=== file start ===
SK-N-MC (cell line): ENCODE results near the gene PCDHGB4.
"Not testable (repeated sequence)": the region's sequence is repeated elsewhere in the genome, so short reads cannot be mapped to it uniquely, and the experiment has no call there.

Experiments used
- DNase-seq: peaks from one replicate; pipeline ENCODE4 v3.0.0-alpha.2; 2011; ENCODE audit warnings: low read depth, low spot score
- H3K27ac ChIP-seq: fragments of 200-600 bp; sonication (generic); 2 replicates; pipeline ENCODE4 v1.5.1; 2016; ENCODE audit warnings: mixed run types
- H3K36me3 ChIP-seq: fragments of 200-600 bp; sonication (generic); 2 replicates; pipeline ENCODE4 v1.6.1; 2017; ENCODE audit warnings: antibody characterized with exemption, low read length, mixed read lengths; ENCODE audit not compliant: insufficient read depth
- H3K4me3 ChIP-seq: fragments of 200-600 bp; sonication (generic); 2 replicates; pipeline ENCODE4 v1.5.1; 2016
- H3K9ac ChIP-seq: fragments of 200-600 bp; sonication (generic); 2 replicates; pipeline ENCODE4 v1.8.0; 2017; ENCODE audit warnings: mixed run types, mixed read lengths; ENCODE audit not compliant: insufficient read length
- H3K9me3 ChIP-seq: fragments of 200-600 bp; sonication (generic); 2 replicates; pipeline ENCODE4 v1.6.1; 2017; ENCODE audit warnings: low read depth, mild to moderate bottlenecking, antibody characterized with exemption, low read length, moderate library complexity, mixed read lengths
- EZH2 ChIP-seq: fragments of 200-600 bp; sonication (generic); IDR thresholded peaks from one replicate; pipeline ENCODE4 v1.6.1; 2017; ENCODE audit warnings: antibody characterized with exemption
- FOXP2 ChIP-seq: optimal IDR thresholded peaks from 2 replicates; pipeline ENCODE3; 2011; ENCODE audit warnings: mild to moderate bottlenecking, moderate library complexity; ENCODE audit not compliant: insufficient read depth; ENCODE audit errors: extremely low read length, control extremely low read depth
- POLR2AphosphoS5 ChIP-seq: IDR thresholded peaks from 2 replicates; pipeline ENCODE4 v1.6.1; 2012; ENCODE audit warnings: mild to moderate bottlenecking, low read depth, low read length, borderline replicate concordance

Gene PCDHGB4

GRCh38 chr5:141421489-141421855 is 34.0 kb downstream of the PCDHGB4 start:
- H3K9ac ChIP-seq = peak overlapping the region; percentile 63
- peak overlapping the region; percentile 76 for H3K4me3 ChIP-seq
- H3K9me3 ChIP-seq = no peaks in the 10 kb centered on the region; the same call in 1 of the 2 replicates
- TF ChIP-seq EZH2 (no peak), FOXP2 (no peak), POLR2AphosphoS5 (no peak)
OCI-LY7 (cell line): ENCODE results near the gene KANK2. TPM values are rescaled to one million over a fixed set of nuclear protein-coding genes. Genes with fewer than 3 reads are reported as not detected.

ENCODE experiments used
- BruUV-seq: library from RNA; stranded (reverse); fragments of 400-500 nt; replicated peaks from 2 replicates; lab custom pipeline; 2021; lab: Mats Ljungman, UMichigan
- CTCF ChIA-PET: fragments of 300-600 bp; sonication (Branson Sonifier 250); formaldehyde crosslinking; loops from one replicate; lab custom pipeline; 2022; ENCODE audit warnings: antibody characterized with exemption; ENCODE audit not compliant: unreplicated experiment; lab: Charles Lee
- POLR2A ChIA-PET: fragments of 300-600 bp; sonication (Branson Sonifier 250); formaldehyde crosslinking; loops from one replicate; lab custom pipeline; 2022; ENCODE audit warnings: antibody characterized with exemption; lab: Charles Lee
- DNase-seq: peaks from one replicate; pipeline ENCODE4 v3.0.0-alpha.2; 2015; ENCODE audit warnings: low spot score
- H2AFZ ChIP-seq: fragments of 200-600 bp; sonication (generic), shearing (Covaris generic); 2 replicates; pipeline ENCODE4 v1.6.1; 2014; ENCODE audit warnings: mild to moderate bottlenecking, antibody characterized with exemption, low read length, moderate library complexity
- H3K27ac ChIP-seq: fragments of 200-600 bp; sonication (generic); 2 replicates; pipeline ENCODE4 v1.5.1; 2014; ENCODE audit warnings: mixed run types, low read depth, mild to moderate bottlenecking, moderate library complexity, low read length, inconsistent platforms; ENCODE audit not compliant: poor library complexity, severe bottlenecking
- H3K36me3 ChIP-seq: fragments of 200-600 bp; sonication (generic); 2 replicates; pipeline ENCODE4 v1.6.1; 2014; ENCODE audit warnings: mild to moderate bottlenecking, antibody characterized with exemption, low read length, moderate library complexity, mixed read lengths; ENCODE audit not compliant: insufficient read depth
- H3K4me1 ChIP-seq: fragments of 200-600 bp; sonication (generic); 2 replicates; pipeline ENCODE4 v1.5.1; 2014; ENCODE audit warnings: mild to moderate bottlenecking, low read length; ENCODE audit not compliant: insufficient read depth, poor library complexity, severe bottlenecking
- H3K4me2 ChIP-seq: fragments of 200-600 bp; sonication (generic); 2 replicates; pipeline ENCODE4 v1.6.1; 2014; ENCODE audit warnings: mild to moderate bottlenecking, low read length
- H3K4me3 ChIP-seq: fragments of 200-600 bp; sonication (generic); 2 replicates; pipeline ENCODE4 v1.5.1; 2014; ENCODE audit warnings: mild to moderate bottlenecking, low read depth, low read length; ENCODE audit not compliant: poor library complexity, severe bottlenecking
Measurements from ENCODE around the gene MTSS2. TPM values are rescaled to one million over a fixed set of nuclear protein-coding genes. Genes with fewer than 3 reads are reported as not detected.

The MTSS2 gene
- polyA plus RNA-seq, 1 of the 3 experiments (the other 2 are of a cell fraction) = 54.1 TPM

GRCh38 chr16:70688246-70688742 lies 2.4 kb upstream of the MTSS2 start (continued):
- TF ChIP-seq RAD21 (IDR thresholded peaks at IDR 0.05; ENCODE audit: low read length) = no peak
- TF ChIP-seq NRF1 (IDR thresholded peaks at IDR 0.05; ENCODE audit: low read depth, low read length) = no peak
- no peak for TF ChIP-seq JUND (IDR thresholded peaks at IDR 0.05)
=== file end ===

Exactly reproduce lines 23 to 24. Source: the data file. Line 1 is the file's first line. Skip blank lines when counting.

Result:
- POLR2A ChIA-PET: fragments of 300-600 bp; sonication (Branson Sonifier 250); formaldehyde crosslinking; loops from one replicate; lab custom pipeline; 2022; ENCODE audit warnings: antibody characterized with exemption; lab: Charles Lee
- DNase-seq: peaks from one replicate; pipeline ENCODE4 v3.0.0-alpha.2; 2015; ENCODE audit warnings: low spot score